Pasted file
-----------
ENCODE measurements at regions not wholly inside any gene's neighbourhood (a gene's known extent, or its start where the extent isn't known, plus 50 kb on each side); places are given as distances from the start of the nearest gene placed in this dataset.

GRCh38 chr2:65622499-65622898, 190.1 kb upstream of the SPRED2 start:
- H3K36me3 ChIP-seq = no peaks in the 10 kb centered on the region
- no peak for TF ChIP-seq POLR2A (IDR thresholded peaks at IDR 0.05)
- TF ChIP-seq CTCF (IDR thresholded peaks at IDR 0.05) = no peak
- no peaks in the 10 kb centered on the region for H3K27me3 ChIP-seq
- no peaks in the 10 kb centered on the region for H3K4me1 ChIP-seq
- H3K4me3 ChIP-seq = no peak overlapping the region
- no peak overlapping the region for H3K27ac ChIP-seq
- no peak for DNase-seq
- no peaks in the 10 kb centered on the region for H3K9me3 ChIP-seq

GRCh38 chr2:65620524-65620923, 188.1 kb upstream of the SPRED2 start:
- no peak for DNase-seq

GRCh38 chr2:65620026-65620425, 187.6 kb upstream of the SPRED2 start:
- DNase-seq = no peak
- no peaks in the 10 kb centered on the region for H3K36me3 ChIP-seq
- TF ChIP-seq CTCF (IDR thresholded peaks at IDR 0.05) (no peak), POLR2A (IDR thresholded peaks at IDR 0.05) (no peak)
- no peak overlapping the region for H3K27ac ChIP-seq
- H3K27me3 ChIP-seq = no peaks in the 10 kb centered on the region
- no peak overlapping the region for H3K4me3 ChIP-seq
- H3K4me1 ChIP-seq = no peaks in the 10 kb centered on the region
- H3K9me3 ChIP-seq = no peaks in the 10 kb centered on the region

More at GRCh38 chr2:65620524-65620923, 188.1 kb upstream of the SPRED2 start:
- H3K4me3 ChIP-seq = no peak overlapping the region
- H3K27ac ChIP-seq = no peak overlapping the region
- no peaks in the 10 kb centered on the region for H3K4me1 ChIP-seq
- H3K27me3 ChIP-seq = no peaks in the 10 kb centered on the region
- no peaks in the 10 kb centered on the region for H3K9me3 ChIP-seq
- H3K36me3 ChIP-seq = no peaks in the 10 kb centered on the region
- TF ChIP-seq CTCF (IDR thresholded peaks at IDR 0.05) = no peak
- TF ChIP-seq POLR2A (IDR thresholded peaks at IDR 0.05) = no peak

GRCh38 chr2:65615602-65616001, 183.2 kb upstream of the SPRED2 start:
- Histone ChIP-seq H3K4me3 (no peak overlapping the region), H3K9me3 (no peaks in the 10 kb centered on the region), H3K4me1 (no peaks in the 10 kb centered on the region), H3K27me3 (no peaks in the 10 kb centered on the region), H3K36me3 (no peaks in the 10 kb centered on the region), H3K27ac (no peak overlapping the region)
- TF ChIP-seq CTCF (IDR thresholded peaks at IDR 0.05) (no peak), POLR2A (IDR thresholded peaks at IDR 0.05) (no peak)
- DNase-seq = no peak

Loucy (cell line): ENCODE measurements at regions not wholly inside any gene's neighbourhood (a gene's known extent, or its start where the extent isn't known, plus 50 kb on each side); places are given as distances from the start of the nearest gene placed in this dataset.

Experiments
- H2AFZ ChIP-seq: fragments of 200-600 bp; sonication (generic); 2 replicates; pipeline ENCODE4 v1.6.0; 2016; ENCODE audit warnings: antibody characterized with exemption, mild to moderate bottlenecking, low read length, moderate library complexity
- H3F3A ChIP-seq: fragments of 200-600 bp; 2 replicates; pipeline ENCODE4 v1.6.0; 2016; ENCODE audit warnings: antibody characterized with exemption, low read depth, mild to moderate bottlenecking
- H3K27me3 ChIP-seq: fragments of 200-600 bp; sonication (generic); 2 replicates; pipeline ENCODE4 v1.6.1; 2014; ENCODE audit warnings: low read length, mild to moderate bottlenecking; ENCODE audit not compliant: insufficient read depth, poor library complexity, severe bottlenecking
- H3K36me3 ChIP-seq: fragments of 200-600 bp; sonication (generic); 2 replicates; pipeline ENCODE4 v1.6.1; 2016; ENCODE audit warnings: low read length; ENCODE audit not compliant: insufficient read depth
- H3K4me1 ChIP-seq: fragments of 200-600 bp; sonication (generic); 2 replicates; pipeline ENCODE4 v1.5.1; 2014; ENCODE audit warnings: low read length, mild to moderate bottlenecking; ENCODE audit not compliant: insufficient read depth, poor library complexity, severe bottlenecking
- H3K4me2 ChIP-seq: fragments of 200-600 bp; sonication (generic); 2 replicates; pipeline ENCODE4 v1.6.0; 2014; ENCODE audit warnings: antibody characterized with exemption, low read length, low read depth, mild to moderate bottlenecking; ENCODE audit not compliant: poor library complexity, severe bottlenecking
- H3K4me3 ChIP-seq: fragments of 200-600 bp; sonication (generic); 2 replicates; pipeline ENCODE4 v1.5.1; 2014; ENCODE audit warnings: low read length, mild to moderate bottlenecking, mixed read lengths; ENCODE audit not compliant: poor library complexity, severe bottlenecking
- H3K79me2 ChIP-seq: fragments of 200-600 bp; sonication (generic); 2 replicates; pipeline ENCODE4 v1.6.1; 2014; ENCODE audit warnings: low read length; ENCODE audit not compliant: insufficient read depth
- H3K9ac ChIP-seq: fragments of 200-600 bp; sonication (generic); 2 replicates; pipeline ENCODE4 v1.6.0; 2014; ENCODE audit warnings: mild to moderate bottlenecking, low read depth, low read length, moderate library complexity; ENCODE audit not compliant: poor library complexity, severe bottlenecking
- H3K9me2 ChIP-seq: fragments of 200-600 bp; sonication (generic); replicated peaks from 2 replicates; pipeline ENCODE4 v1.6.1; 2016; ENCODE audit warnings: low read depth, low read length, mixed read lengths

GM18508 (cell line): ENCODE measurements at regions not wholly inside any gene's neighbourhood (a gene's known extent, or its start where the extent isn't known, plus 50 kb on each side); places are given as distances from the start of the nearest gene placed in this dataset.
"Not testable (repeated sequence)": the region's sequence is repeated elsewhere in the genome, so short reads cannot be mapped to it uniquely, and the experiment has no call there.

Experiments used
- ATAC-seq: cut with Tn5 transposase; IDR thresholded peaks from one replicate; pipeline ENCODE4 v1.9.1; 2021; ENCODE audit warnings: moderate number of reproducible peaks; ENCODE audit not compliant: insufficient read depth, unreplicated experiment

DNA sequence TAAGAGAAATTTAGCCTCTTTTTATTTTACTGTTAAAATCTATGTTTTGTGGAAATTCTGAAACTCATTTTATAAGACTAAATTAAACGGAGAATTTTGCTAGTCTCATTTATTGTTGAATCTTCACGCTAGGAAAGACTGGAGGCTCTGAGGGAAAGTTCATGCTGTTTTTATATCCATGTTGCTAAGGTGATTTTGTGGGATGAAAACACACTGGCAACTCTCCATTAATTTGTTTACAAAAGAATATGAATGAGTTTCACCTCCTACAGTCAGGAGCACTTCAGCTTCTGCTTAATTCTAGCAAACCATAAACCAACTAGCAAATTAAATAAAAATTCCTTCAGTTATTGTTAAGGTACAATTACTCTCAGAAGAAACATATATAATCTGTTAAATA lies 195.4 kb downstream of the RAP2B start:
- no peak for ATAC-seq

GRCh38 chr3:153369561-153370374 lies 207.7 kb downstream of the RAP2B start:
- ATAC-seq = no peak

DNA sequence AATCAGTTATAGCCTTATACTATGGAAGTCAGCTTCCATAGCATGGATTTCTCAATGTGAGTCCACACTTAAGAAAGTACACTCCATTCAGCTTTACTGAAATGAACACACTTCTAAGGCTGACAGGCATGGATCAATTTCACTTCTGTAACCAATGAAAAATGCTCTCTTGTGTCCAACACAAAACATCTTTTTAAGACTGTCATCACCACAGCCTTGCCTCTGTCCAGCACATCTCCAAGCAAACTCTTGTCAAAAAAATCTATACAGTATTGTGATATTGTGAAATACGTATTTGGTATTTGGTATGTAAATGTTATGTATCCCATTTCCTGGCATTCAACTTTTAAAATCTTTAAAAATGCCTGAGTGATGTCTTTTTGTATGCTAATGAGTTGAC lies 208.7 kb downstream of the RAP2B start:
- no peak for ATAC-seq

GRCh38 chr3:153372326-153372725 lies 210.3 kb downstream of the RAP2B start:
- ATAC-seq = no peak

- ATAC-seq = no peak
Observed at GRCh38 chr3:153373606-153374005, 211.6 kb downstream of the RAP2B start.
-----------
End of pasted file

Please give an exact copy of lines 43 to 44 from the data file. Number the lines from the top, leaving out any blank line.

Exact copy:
- H3K4me2 ChIP-seq: fragments of 200-600 bp; sonication (generic); 2 replicates; pipeline ENCODE4 v1.6.0; 2014; ENCODE audit warnings: antibody characterized with exemption, low read length, low read depth, mild to moderate bottlenecking; ENCODE audit not compliant: poor library complexity, severe bottlenecking
- H3K4me3 ChIP-seq: fragments of 200-600 bp; sonication (generic); 2 replicates; pipeline ENCODE4 v1.5.1; 2014; ENCODE audit warnings: low read length, mild to moderate bottlenecking, mixed read lengths; ENCODE audit not compliant: poor library complexity, severe bottlenecking